Respiratory sensitization: toxicological point of view on the available assays
Respiratory sensitization as a consequence of exposure to chemical products has increased over the last decades, leading to an increase of morbidity. The increased use of synthetic compounds resulted in an exponential growth of substances to which we are potentially exposed on a daily basis. Some of them are known to induce respiratory sensitization, meaning that they can trigger the development of allergies. In the past, animal studies provided useful results for the understanding of mechanisms involved in the development of respiratory allergies. However, the mechanistic understanding of the involved cellular effects is still limited. Currently, no in vitro or in vivo models are validated to identify chemical respiratory sensitizers. Nonetheless, chemical respiratory sensitizers elicit a positive response in validated assays for skin sensitization. In this review, we will discuss how these assays could be used for respiratory sensitization and if necessary, what can be learnt from these assays to develop a model to assess the respiratory sensitizing potential of chemicals. In the last decades, much work has been done to study the respiratory toxicity of inhaled compounds especially in developing in vitro assays grown at the air–liquid interface. We will discuss how possibly the tests currently used to investigate general particle toxicity could be transformed to investigate respiratory sensitization. In the present review, we describe the most known mechanism involved in the sensitization process and the experimental in vivo and alternative in vitro models, which are currently available and how to adapt and improve existing models to study respiratory sensitization.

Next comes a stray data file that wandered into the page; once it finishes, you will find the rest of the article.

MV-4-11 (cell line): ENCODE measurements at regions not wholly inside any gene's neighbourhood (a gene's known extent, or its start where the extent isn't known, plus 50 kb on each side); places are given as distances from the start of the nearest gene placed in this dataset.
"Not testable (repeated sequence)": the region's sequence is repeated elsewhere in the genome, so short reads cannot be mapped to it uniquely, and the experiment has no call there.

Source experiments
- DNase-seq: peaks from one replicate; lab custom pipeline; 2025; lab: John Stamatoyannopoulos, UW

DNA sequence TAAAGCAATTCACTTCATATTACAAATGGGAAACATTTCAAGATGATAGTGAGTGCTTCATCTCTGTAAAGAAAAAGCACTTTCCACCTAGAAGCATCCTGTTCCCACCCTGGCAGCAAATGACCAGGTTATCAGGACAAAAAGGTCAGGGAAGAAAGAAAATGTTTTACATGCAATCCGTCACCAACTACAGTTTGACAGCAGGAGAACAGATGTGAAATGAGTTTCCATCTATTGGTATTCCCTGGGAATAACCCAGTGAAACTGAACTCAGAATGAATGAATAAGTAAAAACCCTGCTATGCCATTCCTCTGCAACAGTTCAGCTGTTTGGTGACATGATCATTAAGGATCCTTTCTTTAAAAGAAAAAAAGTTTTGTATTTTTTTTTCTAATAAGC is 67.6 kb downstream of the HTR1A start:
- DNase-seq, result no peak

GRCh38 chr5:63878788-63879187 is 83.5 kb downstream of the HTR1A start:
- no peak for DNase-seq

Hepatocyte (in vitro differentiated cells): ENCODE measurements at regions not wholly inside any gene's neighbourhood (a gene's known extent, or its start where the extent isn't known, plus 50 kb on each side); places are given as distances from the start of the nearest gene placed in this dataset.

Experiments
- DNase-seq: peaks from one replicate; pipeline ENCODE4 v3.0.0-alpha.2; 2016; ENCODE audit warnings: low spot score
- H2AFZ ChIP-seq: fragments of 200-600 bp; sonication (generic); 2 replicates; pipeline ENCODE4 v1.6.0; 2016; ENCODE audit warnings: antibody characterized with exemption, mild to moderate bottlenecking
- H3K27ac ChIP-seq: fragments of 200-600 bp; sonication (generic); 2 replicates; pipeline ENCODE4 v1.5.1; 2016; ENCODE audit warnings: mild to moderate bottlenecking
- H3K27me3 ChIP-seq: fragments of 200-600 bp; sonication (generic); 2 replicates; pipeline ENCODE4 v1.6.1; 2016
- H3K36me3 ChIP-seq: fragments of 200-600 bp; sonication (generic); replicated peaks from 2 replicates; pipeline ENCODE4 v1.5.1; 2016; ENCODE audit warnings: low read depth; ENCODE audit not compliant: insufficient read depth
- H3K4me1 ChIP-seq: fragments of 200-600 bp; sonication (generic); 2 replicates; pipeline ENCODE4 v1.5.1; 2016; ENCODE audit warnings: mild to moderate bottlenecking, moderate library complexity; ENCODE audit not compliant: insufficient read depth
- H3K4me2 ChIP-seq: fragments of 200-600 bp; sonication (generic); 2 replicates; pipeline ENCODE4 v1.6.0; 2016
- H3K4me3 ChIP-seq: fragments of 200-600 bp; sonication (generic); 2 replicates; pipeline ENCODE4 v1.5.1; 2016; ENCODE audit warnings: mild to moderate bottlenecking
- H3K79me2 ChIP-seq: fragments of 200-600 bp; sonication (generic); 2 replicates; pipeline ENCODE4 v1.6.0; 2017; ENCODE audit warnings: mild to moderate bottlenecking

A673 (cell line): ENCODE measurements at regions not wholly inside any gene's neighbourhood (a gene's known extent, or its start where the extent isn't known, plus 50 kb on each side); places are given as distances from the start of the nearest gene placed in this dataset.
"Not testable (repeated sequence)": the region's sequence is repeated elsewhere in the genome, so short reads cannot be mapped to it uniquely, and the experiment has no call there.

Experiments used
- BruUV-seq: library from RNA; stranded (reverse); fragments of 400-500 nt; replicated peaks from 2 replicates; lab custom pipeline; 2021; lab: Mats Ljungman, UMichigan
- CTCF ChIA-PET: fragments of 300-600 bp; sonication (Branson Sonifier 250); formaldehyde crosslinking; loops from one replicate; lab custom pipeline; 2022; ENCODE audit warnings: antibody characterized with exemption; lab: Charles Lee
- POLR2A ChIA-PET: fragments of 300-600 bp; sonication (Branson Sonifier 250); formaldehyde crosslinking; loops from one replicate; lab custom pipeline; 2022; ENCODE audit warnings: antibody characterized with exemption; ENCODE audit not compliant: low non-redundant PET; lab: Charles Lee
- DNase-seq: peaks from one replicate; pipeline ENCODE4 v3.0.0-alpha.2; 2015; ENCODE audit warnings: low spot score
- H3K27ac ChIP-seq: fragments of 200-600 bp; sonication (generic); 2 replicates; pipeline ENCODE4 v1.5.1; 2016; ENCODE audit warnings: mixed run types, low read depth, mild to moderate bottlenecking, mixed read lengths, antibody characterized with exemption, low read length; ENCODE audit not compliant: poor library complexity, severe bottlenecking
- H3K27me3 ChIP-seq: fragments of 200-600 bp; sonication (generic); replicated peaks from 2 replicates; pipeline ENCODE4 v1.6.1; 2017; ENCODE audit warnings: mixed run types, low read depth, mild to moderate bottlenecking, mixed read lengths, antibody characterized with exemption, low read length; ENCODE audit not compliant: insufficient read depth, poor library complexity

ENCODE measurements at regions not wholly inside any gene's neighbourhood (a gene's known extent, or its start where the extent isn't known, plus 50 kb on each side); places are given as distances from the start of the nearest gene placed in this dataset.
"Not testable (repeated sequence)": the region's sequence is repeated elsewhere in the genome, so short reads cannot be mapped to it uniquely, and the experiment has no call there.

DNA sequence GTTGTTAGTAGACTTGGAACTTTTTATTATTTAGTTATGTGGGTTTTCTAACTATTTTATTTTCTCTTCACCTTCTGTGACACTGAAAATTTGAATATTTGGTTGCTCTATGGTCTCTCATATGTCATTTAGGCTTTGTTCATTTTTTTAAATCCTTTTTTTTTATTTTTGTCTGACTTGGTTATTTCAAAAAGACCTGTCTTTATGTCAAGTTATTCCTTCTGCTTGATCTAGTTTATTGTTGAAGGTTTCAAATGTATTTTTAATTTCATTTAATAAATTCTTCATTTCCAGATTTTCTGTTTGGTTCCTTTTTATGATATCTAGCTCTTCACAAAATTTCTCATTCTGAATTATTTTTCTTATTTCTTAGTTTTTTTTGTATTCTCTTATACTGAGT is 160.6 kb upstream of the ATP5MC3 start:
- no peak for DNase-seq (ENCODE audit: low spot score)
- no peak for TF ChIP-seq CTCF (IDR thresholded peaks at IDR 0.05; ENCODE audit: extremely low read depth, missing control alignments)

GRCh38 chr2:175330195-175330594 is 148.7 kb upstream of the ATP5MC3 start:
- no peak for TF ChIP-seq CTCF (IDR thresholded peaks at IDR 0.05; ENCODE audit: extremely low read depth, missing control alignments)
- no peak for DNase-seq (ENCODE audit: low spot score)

Publisher URL: https://link.springer.com/article/10.1007/s00204-017-2088-5
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